Conflict will return if reconciliation is not addressed: US tells Sri Lanka

April 09, 2013 04:42 pm | Updated December 04, 2021 11:16 pm IST - COLOMBO

History has shown that societies that do not adequately address reconciliation and accountability usually return to a conflict situation at some point down the road. Reconciliation and accountability should be viewed as being essential to ensuring a peaceful and prosperous future for the country, U.S. Ambassador to Sri Lanka Michele J. Sison said on Monday.

Calls for reconciliation and accountability should not be seen simply as exhortations by the international community, she said addressing the Foreign Correspondents Association (FCA) in Colombo.

Observing that the United State and Sri Lanka have, for long, had a strong relationship based on shared democratic values, Ms. Sison said that is precisely why the U.S. will always speak

up when it feels such values are threatened.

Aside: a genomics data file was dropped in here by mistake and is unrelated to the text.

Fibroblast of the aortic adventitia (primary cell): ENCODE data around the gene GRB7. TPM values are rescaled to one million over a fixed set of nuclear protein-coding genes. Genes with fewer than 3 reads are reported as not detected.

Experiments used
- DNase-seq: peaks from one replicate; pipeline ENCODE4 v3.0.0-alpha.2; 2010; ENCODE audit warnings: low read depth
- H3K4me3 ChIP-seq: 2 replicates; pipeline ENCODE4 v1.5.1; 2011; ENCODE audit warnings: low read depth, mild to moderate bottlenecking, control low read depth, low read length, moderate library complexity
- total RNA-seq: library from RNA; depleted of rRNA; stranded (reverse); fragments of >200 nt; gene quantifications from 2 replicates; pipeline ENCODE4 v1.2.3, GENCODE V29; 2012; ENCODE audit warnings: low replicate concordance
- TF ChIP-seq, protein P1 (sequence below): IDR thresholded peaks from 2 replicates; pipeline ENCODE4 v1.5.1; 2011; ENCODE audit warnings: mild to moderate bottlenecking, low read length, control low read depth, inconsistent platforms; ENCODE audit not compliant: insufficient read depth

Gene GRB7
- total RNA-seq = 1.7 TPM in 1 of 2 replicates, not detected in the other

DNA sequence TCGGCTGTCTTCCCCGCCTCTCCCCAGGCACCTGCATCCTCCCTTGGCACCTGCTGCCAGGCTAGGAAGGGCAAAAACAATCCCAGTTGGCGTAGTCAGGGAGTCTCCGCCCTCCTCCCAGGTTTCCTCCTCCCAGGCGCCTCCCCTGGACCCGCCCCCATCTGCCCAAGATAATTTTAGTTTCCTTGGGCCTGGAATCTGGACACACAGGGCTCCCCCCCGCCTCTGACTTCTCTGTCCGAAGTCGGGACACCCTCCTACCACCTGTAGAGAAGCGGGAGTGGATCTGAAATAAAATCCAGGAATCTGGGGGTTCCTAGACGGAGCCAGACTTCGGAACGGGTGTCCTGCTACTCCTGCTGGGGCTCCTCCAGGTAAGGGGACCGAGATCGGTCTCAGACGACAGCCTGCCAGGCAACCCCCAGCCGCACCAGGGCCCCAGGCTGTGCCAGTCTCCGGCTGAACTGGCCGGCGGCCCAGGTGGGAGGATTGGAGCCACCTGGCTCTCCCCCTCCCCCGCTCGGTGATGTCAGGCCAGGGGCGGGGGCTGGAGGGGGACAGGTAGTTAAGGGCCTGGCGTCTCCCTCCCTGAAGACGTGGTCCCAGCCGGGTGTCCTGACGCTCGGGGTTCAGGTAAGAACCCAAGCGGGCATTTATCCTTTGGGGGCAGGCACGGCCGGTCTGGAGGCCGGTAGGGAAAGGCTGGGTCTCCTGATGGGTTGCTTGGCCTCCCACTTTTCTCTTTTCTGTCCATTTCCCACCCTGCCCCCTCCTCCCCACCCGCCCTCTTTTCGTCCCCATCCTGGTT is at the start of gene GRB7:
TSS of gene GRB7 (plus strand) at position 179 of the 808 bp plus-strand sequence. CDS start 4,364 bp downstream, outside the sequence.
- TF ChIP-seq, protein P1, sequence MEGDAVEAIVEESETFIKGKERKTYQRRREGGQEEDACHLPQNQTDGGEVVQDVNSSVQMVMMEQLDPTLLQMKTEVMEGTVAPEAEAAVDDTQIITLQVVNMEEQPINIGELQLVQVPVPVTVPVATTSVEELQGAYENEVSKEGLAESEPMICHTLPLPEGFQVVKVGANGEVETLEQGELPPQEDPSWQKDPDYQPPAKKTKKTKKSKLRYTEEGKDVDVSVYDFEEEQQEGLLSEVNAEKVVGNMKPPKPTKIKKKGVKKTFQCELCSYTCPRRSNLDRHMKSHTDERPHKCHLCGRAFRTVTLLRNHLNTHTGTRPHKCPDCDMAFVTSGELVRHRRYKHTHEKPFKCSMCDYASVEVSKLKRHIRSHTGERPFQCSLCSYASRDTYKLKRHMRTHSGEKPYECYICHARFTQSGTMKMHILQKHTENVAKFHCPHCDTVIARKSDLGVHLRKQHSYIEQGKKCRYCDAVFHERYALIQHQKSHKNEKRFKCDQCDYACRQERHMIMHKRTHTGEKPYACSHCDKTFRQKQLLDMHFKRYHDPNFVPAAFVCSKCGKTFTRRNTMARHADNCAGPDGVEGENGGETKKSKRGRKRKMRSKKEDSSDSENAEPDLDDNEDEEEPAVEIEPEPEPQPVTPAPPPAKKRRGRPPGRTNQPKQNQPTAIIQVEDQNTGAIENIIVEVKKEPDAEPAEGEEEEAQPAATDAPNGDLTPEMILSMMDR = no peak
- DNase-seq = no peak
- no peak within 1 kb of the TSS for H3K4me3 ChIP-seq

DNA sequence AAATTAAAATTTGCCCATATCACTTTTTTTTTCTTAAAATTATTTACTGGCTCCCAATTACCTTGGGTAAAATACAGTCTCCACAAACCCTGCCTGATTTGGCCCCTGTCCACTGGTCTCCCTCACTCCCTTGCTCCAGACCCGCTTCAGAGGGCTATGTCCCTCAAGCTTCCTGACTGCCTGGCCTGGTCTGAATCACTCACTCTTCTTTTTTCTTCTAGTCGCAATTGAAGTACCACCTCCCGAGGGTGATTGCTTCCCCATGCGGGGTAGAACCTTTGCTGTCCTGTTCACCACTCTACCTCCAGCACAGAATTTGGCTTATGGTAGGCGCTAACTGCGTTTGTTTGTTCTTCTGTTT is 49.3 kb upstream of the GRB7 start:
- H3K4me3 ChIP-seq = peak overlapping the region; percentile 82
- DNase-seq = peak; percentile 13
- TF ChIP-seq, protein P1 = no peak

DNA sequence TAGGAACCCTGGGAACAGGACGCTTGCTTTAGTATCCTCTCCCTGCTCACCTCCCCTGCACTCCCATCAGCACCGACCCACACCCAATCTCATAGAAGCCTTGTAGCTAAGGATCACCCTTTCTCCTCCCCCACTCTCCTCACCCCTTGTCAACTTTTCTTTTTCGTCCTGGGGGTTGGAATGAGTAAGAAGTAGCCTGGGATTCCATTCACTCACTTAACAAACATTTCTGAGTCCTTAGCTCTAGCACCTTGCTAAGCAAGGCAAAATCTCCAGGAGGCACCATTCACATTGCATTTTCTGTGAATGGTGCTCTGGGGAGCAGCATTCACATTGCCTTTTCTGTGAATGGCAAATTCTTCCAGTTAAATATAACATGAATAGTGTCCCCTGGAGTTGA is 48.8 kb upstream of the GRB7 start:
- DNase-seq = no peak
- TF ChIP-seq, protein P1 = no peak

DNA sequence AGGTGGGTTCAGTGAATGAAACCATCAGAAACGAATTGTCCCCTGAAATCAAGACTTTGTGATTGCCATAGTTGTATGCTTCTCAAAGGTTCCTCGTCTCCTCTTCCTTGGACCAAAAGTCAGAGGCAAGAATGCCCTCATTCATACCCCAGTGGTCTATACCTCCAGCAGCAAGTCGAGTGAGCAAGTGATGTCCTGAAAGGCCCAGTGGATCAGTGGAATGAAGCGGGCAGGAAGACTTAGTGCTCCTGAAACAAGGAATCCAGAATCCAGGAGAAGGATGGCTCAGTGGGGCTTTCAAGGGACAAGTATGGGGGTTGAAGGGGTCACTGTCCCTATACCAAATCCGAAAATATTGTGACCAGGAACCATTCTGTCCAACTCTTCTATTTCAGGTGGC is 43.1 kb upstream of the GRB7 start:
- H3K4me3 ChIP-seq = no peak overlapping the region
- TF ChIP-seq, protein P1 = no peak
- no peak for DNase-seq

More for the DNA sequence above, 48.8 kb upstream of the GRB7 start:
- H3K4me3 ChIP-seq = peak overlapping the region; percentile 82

Elaborating on why the United States went in for a second >resolution , she said in 2012 the U.S. government asked Sri Lanka to fulfill its own commitment to its people based on the Lessons Learnt and Reconciliation Commission report, and to meet its international obligations.

The U.S., Ms. Sison said, looked at conditions around the country and compared those to the government’s commitments and stated goals. “We realised that not only were many of the concerns that led to the first resolution (in 2012) still there, but also that, in some ways, the situation had deteriorated,” she said.

The March 21 Geneva United Nations Human Rights Council resolution also cited concern about discrimination on the basis of religion or belief. “Against this backdrop, the United States, along with many Sri Lankan citizens, is alarmed by the recent attacks on Muslim businesses and certain inflammatory calls to action. This type of hateful sentiment must not be allowed to fester.”

What happens next would depend on the government of Sri Lanka, she said. The office of the United Nations High Commissioner for Human Rights has been asked to update the U.N. Human Rights Council on Sri Lanka’s progress, at the September 2013 and March 2014 sessions.

“While we do have concerns about some recent developments here, our relationship with the people of Sri Lanka is enduring,” she said.

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